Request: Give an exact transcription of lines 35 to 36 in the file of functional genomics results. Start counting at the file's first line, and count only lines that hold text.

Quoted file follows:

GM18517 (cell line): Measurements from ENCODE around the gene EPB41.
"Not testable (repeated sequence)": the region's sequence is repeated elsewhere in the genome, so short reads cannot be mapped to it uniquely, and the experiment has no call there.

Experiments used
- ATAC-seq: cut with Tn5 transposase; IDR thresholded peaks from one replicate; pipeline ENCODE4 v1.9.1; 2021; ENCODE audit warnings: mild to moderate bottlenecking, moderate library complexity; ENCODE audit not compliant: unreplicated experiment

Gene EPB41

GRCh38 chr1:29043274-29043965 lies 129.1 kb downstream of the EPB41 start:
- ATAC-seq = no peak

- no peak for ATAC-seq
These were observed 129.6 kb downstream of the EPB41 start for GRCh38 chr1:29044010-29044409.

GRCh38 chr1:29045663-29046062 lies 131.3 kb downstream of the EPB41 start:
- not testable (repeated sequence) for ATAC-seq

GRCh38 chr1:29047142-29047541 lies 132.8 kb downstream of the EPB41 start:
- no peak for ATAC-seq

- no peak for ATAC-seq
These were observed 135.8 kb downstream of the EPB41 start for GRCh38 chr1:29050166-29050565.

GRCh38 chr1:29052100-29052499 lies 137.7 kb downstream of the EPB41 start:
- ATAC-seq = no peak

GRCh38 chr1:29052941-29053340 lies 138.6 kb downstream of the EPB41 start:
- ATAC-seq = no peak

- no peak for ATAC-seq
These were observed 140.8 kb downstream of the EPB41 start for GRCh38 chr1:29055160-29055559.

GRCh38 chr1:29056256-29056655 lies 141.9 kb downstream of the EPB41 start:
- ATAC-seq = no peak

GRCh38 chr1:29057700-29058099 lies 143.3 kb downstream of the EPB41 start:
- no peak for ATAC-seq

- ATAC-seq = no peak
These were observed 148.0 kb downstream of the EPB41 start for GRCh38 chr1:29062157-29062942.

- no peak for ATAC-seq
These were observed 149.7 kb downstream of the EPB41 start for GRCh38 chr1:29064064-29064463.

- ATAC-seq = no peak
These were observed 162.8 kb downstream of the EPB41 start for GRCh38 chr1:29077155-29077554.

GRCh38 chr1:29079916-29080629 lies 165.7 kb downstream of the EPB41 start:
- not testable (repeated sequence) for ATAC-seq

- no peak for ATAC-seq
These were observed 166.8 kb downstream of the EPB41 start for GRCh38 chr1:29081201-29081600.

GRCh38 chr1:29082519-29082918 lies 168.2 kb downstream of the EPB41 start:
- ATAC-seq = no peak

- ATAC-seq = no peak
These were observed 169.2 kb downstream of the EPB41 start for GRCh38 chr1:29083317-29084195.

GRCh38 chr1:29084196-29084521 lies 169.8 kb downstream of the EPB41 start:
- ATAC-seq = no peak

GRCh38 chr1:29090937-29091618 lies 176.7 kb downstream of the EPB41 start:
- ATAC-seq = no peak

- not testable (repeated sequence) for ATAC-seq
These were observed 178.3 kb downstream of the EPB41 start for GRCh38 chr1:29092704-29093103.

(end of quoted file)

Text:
These were observed 166.8 kb downstream of the EPB41 start for GRCh38 chr1:29081201-29081600.

GRCh38 chr1:29082519-29082918 lies 168.2 kb downstream of the EPB41 start: